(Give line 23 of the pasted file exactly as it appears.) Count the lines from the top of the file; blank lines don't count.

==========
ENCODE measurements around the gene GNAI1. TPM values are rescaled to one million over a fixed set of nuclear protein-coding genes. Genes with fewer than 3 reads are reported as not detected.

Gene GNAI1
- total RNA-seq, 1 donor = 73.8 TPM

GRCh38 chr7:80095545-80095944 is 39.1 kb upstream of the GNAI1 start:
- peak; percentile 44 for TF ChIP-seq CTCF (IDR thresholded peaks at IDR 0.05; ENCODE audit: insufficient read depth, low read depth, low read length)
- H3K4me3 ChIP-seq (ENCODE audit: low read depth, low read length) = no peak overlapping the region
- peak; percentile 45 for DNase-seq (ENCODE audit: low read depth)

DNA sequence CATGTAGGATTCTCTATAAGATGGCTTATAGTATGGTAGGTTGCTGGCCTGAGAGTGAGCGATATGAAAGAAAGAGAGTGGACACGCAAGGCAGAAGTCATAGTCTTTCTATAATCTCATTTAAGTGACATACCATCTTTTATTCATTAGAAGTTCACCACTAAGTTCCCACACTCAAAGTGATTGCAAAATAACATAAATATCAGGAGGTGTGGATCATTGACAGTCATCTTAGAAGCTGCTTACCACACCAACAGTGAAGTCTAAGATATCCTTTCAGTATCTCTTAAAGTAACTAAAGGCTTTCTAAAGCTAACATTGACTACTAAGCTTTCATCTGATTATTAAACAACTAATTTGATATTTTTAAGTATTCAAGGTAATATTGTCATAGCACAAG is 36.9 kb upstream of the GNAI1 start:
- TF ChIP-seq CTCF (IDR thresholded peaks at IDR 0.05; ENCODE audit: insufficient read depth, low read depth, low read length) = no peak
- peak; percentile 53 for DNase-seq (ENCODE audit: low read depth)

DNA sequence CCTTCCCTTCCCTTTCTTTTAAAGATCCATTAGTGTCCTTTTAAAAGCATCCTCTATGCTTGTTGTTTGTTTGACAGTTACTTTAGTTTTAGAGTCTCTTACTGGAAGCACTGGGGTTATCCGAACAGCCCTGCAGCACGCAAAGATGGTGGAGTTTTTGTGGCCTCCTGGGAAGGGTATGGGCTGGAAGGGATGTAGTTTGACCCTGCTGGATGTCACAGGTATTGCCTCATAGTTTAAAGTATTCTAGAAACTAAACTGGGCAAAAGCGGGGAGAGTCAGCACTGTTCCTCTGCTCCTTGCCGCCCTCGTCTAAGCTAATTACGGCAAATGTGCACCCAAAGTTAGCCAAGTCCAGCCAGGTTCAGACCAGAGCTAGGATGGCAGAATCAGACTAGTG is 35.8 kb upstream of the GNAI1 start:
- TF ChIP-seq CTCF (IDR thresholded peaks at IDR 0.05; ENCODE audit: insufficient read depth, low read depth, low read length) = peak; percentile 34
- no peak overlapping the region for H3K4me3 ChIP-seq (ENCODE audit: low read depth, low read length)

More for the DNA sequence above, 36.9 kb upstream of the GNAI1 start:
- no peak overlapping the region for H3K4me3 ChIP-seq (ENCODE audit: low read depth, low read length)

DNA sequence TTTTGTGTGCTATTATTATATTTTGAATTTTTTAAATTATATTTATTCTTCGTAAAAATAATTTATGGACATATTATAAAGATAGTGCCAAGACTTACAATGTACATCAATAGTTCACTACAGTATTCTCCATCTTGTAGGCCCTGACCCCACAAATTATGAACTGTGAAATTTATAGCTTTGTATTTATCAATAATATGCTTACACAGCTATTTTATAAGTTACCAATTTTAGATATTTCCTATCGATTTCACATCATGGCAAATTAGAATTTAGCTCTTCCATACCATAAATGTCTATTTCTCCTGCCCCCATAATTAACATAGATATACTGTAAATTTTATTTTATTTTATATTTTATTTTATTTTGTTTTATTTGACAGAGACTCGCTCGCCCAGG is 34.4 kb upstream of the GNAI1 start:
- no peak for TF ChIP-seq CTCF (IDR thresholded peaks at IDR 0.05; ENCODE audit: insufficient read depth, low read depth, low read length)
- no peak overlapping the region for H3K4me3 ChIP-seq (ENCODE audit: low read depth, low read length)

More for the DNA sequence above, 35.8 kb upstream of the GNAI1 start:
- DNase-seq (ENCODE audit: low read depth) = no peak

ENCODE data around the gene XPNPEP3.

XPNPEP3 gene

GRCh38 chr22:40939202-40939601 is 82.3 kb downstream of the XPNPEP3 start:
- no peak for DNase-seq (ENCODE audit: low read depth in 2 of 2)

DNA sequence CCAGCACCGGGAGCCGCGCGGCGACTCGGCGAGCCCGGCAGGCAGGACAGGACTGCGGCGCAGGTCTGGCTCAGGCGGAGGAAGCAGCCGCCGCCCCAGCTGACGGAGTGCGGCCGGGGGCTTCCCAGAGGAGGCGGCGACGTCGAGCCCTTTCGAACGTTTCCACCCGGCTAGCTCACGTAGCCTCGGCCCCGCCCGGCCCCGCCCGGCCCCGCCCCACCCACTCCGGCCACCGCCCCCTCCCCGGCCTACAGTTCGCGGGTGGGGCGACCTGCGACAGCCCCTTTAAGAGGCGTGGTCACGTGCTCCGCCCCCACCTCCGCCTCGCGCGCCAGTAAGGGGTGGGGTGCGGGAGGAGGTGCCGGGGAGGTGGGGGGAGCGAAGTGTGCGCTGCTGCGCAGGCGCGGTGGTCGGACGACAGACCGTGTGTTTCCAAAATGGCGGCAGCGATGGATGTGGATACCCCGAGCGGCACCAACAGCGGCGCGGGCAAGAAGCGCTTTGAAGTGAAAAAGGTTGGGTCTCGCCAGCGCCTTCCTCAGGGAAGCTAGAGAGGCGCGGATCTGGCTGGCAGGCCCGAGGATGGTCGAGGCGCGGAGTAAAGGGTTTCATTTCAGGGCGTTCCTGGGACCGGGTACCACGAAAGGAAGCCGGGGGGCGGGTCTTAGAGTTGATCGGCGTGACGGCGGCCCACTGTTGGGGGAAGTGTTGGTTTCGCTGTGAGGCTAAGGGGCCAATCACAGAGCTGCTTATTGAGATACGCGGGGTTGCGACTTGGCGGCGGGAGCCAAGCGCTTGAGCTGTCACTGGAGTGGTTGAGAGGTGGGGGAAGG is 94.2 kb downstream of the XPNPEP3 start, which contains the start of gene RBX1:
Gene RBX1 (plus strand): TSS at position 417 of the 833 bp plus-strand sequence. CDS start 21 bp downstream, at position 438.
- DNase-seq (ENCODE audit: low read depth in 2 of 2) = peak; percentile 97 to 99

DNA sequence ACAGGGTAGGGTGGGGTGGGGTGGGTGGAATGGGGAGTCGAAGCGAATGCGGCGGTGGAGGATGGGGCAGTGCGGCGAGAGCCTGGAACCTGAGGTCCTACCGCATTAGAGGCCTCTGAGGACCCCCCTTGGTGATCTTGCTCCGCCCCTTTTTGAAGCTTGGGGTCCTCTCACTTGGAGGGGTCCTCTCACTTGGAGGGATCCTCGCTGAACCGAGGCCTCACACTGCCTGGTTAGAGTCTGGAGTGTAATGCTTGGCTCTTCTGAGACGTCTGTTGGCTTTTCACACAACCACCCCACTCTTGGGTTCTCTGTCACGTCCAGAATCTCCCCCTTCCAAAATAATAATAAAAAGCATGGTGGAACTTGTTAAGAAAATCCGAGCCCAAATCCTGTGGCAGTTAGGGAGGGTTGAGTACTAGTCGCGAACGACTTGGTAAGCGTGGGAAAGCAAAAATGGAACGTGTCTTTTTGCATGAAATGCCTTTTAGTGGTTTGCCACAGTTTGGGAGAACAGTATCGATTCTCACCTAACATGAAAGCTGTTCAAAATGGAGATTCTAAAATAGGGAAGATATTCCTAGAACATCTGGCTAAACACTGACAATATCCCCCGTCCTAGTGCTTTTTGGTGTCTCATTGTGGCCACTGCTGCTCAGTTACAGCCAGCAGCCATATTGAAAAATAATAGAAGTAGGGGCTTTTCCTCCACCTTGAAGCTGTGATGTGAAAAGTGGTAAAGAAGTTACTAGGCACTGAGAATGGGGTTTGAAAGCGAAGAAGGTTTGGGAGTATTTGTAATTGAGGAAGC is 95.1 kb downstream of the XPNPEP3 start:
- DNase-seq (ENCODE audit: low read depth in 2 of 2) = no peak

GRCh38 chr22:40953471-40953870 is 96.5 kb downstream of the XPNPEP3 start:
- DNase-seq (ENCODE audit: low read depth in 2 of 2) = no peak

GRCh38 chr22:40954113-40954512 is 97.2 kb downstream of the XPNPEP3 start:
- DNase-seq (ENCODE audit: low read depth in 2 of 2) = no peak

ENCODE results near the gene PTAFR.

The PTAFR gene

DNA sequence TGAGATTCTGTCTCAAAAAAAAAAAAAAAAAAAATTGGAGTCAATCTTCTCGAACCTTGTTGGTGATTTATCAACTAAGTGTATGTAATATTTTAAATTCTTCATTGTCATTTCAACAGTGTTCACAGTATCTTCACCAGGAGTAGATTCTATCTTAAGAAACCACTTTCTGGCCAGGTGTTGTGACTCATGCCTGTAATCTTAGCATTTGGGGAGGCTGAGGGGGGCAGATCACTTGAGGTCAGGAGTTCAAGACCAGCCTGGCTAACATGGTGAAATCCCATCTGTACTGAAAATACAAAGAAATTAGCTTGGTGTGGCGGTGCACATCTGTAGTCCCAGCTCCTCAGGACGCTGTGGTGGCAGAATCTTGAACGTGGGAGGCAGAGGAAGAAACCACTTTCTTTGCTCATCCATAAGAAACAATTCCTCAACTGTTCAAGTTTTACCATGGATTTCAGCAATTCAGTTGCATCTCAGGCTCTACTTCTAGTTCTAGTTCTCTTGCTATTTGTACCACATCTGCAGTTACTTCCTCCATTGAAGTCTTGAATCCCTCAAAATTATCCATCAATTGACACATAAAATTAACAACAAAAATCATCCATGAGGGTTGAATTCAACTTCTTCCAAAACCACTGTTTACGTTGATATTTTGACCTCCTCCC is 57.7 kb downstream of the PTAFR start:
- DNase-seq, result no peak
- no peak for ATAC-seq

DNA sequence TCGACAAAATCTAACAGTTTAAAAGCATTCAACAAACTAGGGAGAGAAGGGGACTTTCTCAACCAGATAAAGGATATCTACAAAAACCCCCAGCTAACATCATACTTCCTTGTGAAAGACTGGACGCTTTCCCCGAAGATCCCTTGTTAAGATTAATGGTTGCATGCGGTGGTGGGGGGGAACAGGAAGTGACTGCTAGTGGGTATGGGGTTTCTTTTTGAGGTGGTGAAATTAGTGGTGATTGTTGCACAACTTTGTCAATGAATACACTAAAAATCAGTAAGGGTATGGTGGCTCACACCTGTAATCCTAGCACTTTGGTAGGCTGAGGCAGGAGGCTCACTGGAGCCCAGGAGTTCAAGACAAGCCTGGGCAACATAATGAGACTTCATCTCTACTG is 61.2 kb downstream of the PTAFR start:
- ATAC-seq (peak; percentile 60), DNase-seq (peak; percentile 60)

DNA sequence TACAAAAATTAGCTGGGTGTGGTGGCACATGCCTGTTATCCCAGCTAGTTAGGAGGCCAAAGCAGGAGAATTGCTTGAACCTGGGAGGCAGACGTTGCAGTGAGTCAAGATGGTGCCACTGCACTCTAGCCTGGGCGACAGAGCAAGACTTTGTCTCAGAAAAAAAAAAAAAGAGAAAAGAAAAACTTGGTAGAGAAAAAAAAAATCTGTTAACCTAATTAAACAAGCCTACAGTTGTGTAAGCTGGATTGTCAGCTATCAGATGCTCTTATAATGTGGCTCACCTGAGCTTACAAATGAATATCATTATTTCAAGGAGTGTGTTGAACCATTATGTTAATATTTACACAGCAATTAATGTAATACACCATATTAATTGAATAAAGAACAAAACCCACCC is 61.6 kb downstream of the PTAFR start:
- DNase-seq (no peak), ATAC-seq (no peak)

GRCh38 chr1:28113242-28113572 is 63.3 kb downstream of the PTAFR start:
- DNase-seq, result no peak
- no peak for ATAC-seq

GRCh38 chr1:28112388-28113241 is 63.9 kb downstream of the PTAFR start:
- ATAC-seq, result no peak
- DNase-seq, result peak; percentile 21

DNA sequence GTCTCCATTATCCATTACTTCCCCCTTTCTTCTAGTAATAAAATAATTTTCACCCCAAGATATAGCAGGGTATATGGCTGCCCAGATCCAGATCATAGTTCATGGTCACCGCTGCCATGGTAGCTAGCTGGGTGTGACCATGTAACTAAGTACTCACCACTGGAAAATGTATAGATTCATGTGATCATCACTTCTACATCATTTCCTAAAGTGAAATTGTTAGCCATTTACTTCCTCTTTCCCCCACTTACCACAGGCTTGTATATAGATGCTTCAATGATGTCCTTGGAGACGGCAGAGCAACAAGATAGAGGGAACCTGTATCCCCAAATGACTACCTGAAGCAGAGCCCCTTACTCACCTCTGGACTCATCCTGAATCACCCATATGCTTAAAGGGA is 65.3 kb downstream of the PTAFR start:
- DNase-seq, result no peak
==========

GRCh38 chr22:40939202-40939601 is 82.3 kb downstream of the XPNPEP3 start: